They are science’s answer to a squad of crack cold case detectives — a team of researchers whose mission is to identify mystery diseases which have been placed in the too-hard basket.
ESR’s Virus Hunters are our specialist scientists who draw on next-generation DNA-sequencing technology to unravel unidentified samples from patients whose bugs remain undiagnosed.
Previously, scientists had to know specifically what DNA they were looking for, but the new technology provided the complete picture.
Since the team was set up in 2009, large gains have been made in understanding a range of viruses and disease — and not just in humans.
In recent years, the team detected coronaviruses present in endangered New Zealand short-tailed bats, despite the species living in isolation from other bat species for millions of years. They also identified the case of human parechovirus 3 (HPeV3) from a faecal sample taken from 2-year-old who became sick during a gastro outbreak at a childcare facility in 2012. The team discovered it during a Health Research Council-funded study into unsolved outbreaks of human gastroenteritis, which is characterised by vomiting and diarrhea.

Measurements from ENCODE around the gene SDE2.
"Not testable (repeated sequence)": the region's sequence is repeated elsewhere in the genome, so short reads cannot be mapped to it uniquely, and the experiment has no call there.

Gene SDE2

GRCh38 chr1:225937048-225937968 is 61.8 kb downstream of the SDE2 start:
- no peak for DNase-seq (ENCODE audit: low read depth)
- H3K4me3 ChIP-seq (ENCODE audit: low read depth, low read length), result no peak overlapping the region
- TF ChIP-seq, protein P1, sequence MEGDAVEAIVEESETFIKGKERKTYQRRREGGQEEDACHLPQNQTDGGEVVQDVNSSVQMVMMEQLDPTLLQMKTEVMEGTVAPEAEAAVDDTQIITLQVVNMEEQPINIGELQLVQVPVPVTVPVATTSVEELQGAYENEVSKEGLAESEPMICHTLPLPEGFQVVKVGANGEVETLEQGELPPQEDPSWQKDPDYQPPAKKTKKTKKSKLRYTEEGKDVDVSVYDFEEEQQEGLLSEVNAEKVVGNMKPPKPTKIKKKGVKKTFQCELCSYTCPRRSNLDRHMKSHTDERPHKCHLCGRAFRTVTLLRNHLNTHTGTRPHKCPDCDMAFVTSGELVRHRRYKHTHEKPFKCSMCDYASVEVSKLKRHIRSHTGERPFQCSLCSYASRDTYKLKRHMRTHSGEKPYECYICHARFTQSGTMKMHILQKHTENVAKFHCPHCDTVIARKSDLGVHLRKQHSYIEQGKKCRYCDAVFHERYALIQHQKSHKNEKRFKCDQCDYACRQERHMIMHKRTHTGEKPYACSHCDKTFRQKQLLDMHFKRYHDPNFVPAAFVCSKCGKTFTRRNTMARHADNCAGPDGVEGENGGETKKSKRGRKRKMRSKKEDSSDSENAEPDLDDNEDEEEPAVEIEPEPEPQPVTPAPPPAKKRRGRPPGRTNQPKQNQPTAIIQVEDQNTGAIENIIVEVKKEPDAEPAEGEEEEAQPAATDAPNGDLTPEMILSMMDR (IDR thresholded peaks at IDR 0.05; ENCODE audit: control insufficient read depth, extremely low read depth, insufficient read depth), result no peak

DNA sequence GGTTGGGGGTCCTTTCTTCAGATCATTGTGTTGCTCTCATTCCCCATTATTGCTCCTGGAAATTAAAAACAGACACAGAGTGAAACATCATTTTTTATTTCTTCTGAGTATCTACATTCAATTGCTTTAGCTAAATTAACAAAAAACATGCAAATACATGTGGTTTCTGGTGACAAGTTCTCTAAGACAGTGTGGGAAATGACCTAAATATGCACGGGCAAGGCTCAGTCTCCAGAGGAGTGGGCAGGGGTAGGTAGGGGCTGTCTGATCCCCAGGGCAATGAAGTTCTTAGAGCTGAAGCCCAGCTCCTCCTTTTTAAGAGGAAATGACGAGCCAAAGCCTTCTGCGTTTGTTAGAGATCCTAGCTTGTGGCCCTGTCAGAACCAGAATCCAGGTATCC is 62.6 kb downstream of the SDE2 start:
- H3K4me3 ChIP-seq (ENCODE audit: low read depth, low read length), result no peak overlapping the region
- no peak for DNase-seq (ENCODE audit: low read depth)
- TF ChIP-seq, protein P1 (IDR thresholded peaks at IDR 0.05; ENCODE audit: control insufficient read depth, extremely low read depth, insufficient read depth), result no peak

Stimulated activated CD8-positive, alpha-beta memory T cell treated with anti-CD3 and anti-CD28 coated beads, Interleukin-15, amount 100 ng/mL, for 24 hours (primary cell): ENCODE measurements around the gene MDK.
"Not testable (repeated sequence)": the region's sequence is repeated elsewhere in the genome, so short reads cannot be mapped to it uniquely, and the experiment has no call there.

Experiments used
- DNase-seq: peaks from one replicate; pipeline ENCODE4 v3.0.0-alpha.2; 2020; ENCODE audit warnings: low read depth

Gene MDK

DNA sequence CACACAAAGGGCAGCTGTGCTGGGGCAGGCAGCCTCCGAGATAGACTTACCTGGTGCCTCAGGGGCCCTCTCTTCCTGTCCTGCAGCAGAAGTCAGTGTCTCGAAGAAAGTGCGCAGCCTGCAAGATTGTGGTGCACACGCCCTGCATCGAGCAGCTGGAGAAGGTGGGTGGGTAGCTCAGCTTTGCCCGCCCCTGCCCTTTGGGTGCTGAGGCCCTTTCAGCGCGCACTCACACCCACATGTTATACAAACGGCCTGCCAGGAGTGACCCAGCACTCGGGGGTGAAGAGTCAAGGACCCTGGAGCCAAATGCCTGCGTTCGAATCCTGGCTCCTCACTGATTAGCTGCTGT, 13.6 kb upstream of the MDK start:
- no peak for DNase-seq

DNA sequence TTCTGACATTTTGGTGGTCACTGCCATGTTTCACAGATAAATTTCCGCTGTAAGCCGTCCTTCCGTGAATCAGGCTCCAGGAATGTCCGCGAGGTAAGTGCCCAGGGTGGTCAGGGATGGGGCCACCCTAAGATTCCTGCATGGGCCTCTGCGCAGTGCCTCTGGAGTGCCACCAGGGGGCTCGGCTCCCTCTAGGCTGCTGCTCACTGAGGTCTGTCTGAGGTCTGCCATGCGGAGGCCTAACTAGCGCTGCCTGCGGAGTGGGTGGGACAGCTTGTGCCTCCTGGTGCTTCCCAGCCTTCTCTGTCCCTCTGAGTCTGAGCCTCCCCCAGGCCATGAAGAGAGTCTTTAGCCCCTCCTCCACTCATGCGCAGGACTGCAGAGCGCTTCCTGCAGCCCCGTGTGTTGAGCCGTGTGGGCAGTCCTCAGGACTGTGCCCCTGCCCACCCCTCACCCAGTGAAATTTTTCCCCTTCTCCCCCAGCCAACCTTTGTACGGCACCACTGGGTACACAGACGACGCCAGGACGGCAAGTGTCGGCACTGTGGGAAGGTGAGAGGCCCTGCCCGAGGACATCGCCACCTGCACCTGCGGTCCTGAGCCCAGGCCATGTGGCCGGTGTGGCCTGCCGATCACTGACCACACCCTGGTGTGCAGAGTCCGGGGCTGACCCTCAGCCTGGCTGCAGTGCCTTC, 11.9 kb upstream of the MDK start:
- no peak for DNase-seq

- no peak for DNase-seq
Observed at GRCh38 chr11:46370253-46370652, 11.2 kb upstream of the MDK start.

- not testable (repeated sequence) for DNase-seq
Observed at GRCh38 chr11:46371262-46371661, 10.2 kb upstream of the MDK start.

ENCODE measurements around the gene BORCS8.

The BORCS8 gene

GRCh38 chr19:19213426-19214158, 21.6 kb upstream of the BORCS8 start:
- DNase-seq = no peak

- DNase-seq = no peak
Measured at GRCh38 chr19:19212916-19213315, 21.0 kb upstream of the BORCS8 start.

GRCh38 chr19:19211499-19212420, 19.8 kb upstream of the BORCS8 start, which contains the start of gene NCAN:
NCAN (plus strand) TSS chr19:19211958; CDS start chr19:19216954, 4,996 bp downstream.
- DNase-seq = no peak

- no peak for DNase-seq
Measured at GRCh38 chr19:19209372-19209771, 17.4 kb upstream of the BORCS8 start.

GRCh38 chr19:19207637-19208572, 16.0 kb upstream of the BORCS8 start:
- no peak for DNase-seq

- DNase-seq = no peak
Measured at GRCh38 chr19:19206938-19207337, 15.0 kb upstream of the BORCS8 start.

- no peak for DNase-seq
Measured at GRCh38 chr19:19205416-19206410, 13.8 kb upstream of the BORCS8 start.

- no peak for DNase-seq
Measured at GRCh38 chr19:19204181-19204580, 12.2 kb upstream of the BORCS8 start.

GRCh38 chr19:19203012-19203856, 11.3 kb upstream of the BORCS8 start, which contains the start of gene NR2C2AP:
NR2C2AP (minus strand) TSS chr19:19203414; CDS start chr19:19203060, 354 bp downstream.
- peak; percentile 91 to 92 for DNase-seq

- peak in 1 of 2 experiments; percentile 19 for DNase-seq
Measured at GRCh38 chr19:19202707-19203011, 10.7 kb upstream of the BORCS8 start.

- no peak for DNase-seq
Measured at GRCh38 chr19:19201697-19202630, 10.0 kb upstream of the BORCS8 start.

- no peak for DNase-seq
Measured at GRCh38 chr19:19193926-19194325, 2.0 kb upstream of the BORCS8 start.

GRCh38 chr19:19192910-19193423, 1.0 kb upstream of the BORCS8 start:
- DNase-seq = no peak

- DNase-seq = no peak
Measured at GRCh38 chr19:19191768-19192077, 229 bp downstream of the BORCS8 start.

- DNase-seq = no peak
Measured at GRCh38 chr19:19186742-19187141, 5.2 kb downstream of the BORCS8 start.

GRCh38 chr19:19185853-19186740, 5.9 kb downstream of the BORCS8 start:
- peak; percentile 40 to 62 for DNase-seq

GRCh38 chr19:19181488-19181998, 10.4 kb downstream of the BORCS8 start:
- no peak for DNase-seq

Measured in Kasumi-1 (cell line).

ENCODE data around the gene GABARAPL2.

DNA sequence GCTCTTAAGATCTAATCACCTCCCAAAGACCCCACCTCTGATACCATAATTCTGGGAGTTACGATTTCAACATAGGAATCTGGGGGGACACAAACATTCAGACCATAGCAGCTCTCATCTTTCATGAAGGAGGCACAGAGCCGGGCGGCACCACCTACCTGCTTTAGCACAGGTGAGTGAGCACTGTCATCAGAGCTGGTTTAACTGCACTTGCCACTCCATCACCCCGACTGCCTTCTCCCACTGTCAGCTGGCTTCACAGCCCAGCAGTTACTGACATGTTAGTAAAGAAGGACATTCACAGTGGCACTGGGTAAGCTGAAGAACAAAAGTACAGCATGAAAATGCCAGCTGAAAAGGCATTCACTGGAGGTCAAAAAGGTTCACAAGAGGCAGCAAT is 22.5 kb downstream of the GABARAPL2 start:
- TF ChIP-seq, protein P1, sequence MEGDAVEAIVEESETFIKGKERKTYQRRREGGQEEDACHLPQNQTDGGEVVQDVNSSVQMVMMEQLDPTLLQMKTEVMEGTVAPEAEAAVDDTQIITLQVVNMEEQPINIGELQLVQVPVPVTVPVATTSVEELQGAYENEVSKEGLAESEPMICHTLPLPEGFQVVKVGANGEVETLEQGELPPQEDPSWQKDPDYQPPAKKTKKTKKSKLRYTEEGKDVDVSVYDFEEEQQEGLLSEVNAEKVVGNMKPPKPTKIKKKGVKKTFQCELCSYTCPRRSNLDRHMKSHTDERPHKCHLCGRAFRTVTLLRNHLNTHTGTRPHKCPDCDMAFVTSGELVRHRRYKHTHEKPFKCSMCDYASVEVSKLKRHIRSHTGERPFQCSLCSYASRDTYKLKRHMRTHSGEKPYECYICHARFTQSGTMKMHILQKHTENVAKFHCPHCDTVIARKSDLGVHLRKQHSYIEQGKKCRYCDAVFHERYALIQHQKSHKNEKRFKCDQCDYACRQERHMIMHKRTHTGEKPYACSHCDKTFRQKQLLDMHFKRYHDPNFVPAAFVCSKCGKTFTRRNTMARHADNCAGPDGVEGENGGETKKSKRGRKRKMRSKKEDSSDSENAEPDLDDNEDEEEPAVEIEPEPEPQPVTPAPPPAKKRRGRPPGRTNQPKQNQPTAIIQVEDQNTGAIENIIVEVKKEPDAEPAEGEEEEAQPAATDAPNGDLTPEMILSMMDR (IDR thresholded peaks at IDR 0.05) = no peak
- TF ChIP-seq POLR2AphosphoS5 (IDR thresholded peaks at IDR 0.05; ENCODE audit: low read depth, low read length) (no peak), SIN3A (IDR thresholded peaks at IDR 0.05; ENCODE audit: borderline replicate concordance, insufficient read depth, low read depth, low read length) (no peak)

ESR's Virus Hunters are also utilising the MinION - a breakthrough portable DNA sequencer produced by Oxford Nanopore Technologies in the UK. It weighs less than 100 grams, is approximately the size of a chocolate bar and is powered by USB. Not restricted by size, the device allows sequencing to occur in isolated places where large sequencing devices cannot be used such as mountain tops, the Arctic, jungles, and even on the International Space Station. This cutting-edge technology is advancing ESR's methods of gathering and analysing sequencing data both in New Zealand and beyond and is proving to be a real game-changer.